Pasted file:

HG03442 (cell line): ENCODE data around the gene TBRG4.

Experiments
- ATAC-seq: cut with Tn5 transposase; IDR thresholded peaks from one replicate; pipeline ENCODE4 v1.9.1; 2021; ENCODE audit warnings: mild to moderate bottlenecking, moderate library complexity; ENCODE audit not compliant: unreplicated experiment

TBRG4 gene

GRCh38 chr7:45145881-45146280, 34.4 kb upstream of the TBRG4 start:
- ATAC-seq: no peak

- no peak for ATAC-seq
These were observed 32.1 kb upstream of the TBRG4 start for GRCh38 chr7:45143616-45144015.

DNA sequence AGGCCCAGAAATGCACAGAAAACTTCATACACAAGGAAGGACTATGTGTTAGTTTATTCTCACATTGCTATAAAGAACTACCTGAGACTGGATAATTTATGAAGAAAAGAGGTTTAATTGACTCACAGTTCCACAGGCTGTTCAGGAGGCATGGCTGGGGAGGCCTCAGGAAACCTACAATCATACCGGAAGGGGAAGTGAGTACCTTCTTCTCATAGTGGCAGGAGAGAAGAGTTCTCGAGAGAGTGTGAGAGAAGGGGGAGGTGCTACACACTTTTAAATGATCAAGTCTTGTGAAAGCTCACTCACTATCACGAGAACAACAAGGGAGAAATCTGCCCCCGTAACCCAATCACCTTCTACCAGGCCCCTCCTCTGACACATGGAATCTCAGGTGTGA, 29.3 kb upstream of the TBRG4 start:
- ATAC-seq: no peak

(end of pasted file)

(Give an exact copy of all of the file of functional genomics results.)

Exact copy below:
HG03442 (cell line): ENCODE data around the gene TBRG4.

Experiments
- ATAC-seq: cut with Tn5 transposase; IDR thresholded peaks from one replicate; pipeline ENCODE4 v1.9.1; 2021; ENCODE audit warnings: mild to moderate bottlenecking, moderate library complexity; ENCODE audit not compliant: unreplicated experiment

TBRG4 gene

GRCh38 chr7:45145881-45146280, 34.4 kb upstream of the TBRG4 start:
- ATAC-seq: no peak

- no peak for ATAC-seq
These were observed 32.1 kb upstream of the TBRG4 start for GRCh38 chr7:45143616-45144015.

DNA sequence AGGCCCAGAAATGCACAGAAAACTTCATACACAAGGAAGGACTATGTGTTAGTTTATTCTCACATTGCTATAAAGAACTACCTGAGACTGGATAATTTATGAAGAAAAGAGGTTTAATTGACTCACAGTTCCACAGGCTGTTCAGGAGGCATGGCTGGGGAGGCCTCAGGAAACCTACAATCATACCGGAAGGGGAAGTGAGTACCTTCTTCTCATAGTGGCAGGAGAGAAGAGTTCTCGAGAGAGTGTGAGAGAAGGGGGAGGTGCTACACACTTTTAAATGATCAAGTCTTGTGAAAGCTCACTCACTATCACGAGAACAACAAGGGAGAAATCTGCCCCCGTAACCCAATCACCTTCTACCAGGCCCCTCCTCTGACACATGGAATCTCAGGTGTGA, 29.3 kb upstream of the TBRG4 start:
- ATAC-seq: no peak